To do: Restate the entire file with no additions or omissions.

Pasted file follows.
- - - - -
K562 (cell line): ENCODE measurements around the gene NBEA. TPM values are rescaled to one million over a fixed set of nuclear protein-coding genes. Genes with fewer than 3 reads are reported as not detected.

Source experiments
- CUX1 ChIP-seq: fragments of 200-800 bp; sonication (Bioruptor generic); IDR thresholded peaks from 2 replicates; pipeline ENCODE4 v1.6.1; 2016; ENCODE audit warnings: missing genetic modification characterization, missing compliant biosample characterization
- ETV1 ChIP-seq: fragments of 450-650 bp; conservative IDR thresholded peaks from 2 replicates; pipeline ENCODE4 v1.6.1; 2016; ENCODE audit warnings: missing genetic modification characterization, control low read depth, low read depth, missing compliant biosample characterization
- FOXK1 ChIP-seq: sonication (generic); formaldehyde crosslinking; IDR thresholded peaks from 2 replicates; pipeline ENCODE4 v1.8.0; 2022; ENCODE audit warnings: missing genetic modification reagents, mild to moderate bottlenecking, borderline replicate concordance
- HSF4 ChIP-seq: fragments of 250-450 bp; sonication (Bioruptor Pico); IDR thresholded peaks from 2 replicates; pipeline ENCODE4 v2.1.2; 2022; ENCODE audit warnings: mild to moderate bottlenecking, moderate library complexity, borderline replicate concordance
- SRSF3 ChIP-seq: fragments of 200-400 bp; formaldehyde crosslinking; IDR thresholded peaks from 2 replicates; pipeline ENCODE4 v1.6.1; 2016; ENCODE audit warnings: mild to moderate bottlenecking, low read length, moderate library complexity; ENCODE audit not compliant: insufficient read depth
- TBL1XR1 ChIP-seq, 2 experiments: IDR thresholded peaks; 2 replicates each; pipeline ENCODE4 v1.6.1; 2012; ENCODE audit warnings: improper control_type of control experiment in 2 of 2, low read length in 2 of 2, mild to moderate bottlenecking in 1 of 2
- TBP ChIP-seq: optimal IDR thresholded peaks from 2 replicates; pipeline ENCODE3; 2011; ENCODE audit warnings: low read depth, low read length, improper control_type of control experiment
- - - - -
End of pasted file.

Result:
K562 (cell line): ENCODE measurements around the gene NBEA. TPM values are rescaled to one million over a fixed set of nuclear protein-coding genes. Genes with fewer than 3 reads are reported as not detected.

Source experiments
- CUX1 ChIP-seq: fragments of 200-800 bp; sonication (Bioruptor generic); IDR thresholded peaks from 2 replicates; pipeline ENCODE4 v1.6.1; 2016; ENCODE audit warnings: missing genetic modification characterization, missing compliant biosample characterization
- ETV1 ChIP-seq: fragments of 450-650 bp; conservative IDR thresholded peaks from 2 replicates; pipeline ENCODE4 v1.6.1; 2016; ENCODE audit warnings: missing genetic modification characterization, control low read depth, low read depth, missing compliant biosample characterization
- FOXK1 ChIP-seq: sonication (generic); formaldehyde crosslinking; IDR thresholded peaks from 2 replicates; pipeline ENCODE4 v1.8.0; 2022; ENCODE audit warnings: missing genetic modification reagents, mild to moderate bottlenecking, borderline replicate concordance
- HSF4 ChIP-seq: fragments of 250-450 bp; sonication (Bioruptor Pico); IDR thresholded peaks from 2 replicates; pipeline ENCODE4 v2.1.2; 2022; ENCODE audit warnings: mild to moderate bottlenecking, moderate library complexity, borderline replicate concordance
- SRSF3 ChIP-seq: fragments of 200-400 bp; formaldehyde crosslinking; IDR thresholded peaks from 2 replicates; pipeline ENCODE4 v1.6.1; 2016; ENCODE audit warnings: mild to moderate bottlenecking, low read length, moderate library complexity; ENCODE audit not compliant: insufficient read depth
- TBL1XR1 ChIP-seq, 2 experiments: IDR thresholded peaks; 2 replicates each; pipeline ENCODE4 v1.6.1; 2012; ENCODE audit warnings: improper control_type of control experiment in 2 of 2, low read length in 2 of 2, mild to moderate bottlenecking in 1 of 2
- TBP ChIP-seq: optimal IDR thresholded peaks from 2 replicates; pipeline ENCODE3; 2011; ENCODE audit warnings: low read depth, low read length, improper control_type of control experiment